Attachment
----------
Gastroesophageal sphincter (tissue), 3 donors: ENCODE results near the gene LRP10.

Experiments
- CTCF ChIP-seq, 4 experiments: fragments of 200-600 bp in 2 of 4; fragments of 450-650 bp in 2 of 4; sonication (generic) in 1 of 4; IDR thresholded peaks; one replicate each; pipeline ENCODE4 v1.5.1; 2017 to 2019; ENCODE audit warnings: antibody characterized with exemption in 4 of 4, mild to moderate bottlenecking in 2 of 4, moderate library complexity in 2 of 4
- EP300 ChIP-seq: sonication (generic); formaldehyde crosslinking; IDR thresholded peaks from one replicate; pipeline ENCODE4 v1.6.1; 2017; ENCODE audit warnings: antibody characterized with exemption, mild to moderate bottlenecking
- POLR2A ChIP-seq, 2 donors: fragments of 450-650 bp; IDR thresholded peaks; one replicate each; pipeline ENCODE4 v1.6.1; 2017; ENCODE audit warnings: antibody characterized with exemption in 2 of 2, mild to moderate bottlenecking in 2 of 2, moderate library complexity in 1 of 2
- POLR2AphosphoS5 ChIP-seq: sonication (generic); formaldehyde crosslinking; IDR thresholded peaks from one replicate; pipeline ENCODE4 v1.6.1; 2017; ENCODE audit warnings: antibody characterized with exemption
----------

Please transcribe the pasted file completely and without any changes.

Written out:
Gastroesophageal sphincter (tissue), 3 donors: ENCODE results near the gene LRP10.

Experiments
- CTCF ChIP-seq, 4 experiments: fragments of 200-600 bp in 2 of 4; fragments of 450-650 bp in 2 of 4; sonication (generic) in 1 of 4; IDR thresholded peaks; one replicate each; pipeline ENCODE4 v1.5.1; 2017 to 2019; ENCODE audit warnings: antibody characterized with exemption in 4 of 4, mild to moderate bottlenecking in 2 of 4, moderate library complexity in 2 of 4
- EP300 ChIP-seq: sonication (generic); formaldehyde crosslinking; IDR thresholded peaks from one replicate; pipeline ENCODE4 v1.6.1; 2017; ENCODE audit warnings: antibody characterized with exemption, mild to moderate bottlenecking
- POLR2A ChIP-seq, 2 donors: fragments of 450-650 bp; IDR thresholded peaks; one replicate each; pipeline ENCODE4 v1.6.1; 2017; ENCODE audit warnings: antibody characterized with exemption in 2 of 2, mild to moderate bottlenecking in 2 of 2, moderate library complexity in 1 of 2
- POLR2AphosphoS5 ChIP-seq: sonication (generic); formaldehyde crosslinking; IDR thresholded peaks from one replicate; pipeline ENCODE4 v1.6.1; 2017; ENCODE audit warnings: antibody characterized with exemption